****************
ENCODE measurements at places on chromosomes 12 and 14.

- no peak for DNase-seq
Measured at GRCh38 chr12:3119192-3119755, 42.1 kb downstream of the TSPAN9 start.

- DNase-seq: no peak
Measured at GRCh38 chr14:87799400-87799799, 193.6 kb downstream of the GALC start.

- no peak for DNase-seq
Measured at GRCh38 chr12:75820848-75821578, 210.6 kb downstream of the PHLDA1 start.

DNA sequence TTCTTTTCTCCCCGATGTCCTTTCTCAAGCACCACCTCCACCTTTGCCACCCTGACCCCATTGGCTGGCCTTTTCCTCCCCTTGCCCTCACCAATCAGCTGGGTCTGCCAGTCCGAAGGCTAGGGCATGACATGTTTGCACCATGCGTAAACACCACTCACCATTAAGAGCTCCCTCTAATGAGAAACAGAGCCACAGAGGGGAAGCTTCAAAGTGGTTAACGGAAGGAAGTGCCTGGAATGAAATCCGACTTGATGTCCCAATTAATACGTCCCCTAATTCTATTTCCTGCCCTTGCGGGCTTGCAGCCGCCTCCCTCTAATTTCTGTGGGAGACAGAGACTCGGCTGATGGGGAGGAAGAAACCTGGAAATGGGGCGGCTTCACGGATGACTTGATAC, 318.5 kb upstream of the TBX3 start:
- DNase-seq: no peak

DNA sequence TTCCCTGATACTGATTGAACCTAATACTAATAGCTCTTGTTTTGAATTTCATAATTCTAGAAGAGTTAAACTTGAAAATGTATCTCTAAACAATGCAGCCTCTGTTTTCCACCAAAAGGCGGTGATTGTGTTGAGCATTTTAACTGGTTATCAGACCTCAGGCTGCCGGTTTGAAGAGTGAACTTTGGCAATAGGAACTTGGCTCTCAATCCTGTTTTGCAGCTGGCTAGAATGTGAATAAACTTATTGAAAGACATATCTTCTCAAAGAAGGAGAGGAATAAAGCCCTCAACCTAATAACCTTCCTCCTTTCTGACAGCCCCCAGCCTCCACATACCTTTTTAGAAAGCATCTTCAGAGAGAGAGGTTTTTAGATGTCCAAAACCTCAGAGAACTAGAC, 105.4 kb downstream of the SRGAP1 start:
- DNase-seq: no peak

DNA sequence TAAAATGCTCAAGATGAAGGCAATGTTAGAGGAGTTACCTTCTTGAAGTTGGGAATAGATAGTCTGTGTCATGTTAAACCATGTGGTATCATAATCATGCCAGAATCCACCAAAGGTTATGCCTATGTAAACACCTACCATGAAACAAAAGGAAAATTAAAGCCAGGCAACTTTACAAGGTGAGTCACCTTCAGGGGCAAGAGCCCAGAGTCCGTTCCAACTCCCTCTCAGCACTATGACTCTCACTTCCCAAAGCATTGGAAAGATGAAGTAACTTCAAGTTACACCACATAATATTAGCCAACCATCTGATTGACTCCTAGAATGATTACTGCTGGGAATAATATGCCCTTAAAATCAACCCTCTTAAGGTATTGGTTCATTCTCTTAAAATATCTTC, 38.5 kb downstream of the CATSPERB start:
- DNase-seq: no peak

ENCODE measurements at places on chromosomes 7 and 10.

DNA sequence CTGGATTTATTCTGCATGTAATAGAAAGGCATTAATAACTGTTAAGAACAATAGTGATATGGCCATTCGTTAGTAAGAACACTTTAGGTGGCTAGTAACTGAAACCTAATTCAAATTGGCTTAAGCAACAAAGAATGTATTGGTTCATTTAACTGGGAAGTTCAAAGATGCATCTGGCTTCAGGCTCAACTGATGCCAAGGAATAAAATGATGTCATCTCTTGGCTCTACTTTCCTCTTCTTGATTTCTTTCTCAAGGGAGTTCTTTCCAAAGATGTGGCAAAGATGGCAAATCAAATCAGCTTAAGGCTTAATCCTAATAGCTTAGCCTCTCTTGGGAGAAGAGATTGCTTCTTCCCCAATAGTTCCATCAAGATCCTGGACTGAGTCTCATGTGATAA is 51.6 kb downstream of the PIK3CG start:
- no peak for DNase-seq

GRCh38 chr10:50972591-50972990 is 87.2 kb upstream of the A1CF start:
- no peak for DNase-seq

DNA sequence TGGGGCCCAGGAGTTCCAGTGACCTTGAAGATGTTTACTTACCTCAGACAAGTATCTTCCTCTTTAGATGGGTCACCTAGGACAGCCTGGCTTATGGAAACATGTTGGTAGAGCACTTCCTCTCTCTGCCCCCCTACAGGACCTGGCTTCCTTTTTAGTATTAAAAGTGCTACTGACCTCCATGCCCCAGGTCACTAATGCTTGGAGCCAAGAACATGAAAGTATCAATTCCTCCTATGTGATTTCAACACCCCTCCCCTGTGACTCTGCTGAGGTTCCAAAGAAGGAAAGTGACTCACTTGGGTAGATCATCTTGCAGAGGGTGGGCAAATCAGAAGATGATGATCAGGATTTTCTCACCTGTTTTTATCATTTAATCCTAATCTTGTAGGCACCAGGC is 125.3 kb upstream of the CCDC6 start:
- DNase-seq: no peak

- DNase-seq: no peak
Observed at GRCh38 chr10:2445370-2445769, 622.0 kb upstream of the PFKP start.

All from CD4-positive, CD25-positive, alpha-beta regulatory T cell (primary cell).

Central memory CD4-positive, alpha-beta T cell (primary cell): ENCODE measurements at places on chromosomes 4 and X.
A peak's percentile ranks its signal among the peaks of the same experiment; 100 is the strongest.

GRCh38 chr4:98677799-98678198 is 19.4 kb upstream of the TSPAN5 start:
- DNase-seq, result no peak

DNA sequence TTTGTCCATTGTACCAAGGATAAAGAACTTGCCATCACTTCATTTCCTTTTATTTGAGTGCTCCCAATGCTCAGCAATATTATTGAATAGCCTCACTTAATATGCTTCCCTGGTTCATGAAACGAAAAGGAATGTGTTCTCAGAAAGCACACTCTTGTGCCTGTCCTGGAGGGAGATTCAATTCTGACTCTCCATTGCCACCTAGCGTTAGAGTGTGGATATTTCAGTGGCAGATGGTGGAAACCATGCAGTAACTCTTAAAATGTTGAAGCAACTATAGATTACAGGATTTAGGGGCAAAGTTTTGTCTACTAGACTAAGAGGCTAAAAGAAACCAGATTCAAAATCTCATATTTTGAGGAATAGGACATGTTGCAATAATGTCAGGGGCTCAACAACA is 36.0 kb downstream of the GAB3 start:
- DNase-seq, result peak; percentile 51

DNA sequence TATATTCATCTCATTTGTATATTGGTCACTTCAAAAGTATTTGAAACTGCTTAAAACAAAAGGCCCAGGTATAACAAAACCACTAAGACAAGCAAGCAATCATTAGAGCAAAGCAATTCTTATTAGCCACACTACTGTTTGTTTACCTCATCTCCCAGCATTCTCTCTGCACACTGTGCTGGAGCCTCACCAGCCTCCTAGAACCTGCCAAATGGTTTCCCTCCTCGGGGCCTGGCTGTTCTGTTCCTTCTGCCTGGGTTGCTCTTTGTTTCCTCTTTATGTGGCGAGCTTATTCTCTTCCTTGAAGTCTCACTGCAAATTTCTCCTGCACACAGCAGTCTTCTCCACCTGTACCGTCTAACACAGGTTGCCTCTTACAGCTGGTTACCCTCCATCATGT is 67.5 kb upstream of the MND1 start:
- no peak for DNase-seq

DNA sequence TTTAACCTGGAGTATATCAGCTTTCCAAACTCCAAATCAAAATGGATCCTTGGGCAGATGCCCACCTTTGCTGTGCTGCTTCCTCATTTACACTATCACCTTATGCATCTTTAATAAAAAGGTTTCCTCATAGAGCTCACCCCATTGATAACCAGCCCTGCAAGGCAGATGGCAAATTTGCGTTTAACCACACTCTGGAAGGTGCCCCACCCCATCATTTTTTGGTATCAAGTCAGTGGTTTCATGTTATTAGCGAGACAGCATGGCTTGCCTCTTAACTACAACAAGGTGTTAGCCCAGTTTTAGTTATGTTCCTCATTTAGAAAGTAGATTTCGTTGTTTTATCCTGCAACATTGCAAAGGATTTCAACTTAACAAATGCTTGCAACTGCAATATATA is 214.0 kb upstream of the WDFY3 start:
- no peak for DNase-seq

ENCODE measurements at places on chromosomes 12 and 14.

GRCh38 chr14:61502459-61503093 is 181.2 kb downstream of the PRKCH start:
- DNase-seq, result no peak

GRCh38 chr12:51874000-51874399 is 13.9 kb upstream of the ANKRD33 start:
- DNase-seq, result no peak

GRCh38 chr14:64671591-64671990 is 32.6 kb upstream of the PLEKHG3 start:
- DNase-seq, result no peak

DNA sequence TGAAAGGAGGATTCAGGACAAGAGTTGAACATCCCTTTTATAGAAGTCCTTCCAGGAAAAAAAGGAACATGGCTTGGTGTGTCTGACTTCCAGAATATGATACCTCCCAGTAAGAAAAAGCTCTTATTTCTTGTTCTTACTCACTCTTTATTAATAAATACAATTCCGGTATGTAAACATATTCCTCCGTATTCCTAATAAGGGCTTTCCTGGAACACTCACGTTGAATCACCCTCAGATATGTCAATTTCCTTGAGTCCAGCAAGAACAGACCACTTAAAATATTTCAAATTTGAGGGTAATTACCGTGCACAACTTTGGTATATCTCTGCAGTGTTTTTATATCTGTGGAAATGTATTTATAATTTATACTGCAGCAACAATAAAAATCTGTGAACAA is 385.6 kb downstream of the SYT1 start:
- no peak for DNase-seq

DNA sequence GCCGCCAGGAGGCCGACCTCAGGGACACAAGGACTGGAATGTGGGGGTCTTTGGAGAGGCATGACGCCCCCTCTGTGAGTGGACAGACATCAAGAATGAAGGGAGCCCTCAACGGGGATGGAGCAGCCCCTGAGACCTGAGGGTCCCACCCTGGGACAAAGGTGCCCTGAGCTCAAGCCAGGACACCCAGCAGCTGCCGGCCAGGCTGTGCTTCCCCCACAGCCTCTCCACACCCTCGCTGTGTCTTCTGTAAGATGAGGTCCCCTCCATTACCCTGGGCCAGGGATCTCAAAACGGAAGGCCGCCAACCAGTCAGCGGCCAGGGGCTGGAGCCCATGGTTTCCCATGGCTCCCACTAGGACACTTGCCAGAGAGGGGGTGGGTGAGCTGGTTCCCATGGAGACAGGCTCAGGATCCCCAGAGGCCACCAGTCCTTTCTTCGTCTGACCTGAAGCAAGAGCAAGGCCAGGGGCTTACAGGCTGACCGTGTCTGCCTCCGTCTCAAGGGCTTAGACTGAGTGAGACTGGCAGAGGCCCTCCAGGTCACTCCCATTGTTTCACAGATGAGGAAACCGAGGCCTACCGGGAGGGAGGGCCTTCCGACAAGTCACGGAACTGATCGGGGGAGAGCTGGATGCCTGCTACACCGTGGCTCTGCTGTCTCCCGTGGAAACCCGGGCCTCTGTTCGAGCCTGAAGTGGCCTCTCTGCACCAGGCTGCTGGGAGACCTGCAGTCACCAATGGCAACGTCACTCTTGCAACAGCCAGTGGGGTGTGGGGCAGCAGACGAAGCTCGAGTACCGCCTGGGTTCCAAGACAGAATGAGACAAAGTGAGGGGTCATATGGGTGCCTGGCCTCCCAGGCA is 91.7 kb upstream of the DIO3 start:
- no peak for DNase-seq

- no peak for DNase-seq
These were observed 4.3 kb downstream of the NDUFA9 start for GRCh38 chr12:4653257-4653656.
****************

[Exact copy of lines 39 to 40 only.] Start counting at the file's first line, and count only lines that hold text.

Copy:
GRCh38 chr14:64671591-64671990 is 32.6 kb upstream of the PLEKHG3 start:
- DNase-seq, result no peak